The UK parliament has cleared the bill for Article 50. It is expected that PM Theresa May will officially begin Brexit negotiations with the EU by March end.
What this means:
1) The legalities
Despite gaining a 2-year timeline following the trigger, the actual time frame to complete the negotiations would be shorter, given that some time will have to be allocated to parliamentary approvals. Though the way the actual negotiations pan out remains uncertain in absence of precedents, a tug of war is expected, with the UK trying to gain greatest possible access to the EU market while regaining control of its borders and the EU resisting granting special favours to the UK lest it undermines EU’s unity.Upcoming political events like the French elections could also impact negotiations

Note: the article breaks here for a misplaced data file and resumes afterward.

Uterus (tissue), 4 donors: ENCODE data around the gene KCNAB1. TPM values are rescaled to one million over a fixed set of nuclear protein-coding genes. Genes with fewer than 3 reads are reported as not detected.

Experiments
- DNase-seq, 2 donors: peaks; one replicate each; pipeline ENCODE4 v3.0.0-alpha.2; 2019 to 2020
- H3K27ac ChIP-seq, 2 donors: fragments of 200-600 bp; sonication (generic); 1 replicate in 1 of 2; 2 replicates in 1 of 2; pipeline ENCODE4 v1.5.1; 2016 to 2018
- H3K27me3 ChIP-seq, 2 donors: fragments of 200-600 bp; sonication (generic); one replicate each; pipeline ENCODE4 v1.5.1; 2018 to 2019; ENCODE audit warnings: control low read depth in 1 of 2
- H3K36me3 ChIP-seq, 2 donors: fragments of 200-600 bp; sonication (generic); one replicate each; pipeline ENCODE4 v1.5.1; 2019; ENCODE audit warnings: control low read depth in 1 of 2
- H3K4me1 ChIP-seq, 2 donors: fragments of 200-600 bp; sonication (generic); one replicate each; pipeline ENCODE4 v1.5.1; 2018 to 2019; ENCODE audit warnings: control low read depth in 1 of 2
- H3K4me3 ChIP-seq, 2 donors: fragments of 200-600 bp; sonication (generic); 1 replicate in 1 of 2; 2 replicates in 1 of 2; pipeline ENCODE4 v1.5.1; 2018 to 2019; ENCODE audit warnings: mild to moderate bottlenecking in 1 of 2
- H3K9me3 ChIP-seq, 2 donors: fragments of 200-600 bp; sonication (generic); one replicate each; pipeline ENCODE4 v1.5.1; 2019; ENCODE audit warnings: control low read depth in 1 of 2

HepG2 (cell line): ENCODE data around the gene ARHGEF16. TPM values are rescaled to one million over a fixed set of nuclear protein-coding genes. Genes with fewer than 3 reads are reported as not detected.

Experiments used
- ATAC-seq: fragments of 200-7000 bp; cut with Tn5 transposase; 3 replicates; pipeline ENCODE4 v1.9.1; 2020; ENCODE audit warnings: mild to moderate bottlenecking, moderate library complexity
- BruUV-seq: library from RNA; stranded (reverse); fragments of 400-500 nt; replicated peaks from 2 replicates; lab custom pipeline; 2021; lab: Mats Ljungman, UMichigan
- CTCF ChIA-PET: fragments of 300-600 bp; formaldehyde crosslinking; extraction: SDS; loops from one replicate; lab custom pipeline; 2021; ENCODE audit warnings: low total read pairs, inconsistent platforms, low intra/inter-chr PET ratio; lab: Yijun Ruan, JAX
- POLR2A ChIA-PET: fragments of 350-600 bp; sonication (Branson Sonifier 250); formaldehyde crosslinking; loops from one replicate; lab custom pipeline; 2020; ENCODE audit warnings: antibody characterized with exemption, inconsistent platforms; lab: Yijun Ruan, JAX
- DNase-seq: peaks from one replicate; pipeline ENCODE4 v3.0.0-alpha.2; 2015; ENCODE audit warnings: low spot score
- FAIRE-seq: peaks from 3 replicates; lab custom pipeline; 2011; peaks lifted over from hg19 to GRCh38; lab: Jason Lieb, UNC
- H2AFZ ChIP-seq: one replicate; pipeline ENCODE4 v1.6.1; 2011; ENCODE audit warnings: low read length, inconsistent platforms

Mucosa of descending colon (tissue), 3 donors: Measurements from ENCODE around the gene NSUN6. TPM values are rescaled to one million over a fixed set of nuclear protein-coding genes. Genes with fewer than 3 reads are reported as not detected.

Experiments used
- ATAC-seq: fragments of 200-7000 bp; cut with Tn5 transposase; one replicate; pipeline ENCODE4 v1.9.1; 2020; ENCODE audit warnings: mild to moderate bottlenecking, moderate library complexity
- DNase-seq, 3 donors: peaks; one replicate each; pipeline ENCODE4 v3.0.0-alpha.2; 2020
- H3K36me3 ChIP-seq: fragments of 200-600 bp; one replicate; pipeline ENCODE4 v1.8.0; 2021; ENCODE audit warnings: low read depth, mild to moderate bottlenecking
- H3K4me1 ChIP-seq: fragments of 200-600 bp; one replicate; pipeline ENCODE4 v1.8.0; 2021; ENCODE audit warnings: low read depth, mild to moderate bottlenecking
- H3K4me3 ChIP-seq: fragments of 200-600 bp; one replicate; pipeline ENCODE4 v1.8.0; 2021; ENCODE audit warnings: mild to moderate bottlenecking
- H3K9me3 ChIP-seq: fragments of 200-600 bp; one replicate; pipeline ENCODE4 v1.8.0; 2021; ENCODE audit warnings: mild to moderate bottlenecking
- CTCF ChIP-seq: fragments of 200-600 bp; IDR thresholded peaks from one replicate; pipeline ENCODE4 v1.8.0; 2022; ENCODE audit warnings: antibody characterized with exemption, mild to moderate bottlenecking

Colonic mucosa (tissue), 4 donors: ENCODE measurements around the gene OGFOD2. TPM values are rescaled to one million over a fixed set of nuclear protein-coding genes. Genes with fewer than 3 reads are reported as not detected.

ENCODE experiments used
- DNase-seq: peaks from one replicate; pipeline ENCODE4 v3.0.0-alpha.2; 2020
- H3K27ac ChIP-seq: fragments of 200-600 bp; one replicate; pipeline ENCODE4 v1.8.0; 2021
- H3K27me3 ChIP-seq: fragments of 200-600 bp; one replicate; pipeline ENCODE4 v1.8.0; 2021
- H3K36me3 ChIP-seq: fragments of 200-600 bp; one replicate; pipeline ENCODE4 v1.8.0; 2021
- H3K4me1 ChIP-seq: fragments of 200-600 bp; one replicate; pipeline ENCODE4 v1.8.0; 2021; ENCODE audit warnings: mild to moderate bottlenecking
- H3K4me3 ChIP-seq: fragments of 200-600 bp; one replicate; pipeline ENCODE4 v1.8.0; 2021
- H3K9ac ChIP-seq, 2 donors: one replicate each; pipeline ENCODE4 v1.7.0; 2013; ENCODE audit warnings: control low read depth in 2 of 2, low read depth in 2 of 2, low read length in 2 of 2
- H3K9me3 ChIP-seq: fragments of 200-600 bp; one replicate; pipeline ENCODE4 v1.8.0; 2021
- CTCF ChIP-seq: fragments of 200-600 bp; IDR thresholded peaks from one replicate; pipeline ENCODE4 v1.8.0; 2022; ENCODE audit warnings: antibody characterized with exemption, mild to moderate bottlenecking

2) The pound
GBP has lost ~16% vs the USD since last year’s referendum. Though GBP declined on news of bill approval, it is expected that the event is mostly priced in and the actual trigger could be a non-event. But downside risks remain – from the US rate hikes and unexpected negotiation disruptions.
3) The markets
FTSE100 has rallied 16% since the referendum. But most of this resilience was due to a weak pound translating into profits for companies with international earnings primarily comprising the index. Going forward, markets could be volatile as they follow the ups/downs of negotiations. Further, businesses might have to court uncertainty for a longer period, as negotiations focus more on transition than striking a trade deal.
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